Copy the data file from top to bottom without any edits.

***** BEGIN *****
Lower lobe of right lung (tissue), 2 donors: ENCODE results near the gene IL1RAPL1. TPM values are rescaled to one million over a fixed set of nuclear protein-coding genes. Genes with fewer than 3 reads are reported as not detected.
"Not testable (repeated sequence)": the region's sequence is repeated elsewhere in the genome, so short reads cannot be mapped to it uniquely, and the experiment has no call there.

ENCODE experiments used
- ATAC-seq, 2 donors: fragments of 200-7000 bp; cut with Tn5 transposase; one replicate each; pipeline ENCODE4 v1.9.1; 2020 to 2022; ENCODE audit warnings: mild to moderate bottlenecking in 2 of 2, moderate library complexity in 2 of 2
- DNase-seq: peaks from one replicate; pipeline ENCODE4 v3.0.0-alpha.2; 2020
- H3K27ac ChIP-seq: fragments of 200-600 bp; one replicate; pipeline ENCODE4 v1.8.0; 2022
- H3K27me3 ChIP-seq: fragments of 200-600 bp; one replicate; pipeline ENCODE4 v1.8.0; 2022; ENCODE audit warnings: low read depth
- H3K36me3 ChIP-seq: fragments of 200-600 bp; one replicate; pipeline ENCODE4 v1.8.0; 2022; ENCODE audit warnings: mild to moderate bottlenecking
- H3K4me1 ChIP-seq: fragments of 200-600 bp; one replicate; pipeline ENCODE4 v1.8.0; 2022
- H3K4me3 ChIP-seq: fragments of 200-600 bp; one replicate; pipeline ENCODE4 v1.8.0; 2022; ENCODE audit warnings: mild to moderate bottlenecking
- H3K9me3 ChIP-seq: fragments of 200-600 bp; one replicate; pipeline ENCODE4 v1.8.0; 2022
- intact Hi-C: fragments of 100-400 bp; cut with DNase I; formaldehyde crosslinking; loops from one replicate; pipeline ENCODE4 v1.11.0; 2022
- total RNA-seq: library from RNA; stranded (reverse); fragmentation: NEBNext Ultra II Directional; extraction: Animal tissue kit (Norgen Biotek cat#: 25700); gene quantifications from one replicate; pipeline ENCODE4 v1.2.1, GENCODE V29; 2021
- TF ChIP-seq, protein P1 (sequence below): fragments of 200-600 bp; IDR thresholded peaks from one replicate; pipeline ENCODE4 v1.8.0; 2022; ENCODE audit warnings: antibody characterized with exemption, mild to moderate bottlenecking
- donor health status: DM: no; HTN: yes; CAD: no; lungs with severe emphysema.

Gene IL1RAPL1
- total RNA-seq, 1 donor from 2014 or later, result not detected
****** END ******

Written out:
Lower lobe of right lung (tissue), 2 donors: ENCODE results near the gene IL1RAPL1. TPM values are rescaled to one million over a fixed set of nuclear protein-coding genes. Genes with fewer than 3 reads are reported as not detected.
"Not testable (repeated sequence)": the region's sequence is repeated elsewhere in the genome, so short reads cannot be mapped to it uniquely, and the experiment has no call there.

ENCODE experiments used
- ATAC-seq, 2 donors: fragments of 200-7000 bp; cut with Tn5 transposase; one replicate each; pipeline ENCODE4 v1.9.1; 2020 to 2022; ENCODE audit warnings: mild to moderate bottlenecking in 2 of 2, moderate library complexity in 2 of 2
- DNase-seq: peaks from one replicate; pipeline ENCODE4 v3.0.0-alpha.2; 2020
- H3K27ac ChIP-seq: fragments of 200-600 bp; one replicate; pipeline ENCODE4 v1.8.0; 2022
- H3K27me3 ChIP-seq: fragments of 200-600 bp; one replicate; pipeline ENCODE4 v1.8.0; 2022; ENCODE audit warnings: low read depth
- H3K36me3 ChIP-seq: fragments of 200-600 bp; one replicate; pipeline ENCODE4 v1.8.0; 2022; ENCODE audit warnings: mild to moderate bottlenecking
- H3K4me1 ChIP-seq: fragments of 200-600 bp; one replicate; pipeline ENCODE4 v1.8.0; 2022
- H3K4me3 ChIP-seq: fragments of 200-600 bp; one replicate; pipeline ENCODE4 v1.8.0; 2022; ENCODE audit warnings: mild to moderate bottlenecking
- H3K9me3 ChIP-seq: fragments of 200-600 bp; one replicate; pipeline ENCODE4 v1.8.0; 2022
- intact Hi-C: fragments of 100-400 bp; cut with DNase I; formaldehyde crosslinking; loops from one replicate; pipeline ENCODE4 v1.11.0; 2022
- total RNA-seq: library from RNA; stranded (reverse); fragmentation: NEBNext Ultra II Directional; extraction: Animal tissue kit (Norgen Biotek cat#: 25700); gene quantifications from one replicate; pipeline ENCODE4 v1.2.1, GENCODE V29; 2021
- TF ChIP-seq, protein P1 (sequence below): fragments of 200-600 bp; IDR thresholded peaks from one replicate; pipeline ENCODE4 v1.8.0; 2022; ENCODE audit warnings: antibody characterized with exemption, mild to moderate bottlenecking
- donor health status: DM: no; HTN: yes; CAD: no; lungs with severe emphysema.

Gene IL1RAPL1
- total RNA-seq, 1 donor from 2014 or later, result not detected